It is estimated that deforestation and forest degradation may account for up to 25% of global carbon emissions. Even the most conservative estimates put the figure at 15%. Either way, this represents a significant contribution to global warming and, as such, warrants close attention in any serious discussions on the most effective ways to minimise the impacts of climate change.
The concept of REDD+ (shorthand for Reducing emissions from deforestation and forest degradation) originated in discussions among signatories to the United Nations Framework Convention on Climate Change. This mechanism – which is continually evolving – creates a financial value for the carbon stored in forests by offering incentives for developing countries to avoid emissions and invest in low-carbon paths to sustainable development – rewarding them for keeping their forests intact, in other words.
Rewarding communities for keeping their forests standing
REDD+ gives forests a dollar value based on how much carbon they contain, and the money generated from the sale of so-called carbon credits (basically, permits to emit a defined amount of carbon) is reinvested in the communities that have elected not to destroy their forests.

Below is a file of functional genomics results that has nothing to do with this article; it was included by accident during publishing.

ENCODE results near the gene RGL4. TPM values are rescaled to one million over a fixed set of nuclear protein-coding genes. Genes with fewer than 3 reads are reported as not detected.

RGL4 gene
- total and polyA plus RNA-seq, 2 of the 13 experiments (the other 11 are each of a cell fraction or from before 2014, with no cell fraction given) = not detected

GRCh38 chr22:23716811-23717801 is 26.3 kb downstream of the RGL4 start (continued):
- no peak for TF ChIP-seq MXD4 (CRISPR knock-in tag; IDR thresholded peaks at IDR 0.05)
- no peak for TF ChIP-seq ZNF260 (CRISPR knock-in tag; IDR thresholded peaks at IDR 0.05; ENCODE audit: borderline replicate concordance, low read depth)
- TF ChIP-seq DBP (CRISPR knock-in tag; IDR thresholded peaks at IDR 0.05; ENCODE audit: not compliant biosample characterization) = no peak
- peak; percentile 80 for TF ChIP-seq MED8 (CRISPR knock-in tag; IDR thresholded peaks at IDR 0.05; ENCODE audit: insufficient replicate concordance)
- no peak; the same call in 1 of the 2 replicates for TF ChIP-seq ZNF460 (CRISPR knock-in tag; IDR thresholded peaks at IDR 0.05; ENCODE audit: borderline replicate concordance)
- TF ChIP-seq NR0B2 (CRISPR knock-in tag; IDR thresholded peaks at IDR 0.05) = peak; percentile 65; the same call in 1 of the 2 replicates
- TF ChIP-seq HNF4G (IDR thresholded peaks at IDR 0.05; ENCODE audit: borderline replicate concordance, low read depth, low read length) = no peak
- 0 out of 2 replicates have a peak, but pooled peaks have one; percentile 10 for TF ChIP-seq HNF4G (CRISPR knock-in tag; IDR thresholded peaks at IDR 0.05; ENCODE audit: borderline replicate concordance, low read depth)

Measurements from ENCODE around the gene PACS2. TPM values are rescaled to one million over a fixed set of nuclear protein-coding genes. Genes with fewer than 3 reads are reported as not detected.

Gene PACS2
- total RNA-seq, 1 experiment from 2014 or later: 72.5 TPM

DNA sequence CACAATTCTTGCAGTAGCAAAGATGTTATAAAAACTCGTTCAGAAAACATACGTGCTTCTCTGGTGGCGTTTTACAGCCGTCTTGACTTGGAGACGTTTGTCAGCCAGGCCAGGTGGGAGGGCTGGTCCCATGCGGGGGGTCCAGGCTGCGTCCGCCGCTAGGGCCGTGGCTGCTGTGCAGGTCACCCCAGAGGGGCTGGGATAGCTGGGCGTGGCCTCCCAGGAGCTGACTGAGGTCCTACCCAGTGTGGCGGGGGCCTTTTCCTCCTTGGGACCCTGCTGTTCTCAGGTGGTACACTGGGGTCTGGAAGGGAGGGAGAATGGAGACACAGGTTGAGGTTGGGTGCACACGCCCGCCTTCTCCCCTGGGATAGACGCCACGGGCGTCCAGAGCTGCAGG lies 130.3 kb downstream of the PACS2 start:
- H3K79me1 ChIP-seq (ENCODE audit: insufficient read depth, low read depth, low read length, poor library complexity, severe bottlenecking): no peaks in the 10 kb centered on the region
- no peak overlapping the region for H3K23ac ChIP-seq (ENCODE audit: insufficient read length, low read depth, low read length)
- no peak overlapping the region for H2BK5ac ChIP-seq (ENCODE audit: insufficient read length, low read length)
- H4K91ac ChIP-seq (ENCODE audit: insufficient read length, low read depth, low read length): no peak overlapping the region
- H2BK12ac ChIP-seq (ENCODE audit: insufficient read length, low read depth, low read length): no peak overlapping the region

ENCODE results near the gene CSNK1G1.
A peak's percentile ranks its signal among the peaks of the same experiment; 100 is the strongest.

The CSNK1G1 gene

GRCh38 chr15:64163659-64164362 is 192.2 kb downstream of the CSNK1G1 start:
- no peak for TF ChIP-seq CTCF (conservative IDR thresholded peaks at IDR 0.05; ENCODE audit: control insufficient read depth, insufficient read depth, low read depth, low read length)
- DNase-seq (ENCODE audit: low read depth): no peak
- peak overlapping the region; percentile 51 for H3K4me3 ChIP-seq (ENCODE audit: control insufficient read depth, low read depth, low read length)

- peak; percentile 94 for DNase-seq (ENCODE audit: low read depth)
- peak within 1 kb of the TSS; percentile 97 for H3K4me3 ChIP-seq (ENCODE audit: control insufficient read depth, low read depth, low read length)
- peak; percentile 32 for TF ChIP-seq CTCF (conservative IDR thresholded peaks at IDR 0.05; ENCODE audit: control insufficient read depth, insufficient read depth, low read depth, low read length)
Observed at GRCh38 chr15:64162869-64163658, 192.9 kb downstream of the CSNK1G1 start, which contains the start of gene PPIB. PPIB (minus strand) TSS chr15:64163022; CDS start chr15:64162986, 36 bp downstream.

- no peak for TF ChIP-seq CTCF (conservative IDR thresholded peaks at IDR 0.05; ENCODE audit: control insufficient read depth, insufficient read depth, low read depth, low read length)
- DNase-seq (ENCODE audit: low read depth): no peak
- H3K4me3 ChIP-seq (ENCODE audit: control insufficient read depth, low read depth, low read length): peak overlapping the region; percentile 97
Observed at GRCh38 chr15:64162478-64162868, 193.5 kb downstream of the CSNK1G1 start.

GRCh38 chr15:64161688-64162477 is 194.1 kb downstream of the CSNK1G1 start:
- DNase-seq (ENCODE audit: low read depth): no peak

This has the double benefit of preventing the release of more so-called greenhouse gases while simultaneously safeguarding the forest biodiversity and ecosystem services on which local communities – and ultimately all of us – depend for survival.
Top down, bottom up
REDD+ is being developed through a combination of top-down (jurisdictional) approaches, spearheaded by the United Nations Framework Convention on Climate Change and the national governments that have signed up to the treaty, allied with bottom-up, project-based initiatives that focus on forest areas under threat. Top-down or jurisdictional approaches to REDD+ architecture need to be matched against grounded lessons from real-world projects around the globe; both levels are critical for REDD+ to be effective.
Fauna & Flora has been at the forefront of REDD+ efforts on the ground for well over a decade, occupying the niche that plays to our strengths in working alongside our partners – including investors, national and sub-national governments, local NGOs, Indigenous Peoples and communities – to develop practical conservation solutions.
Our interventions build on a long history of cooperation with host country partners, enabling Fauna & Flora to develop innovative and high-quality REDD+ initiatives. We are always responsive to local needs, tailoring our approach to the specific demands of a particular location.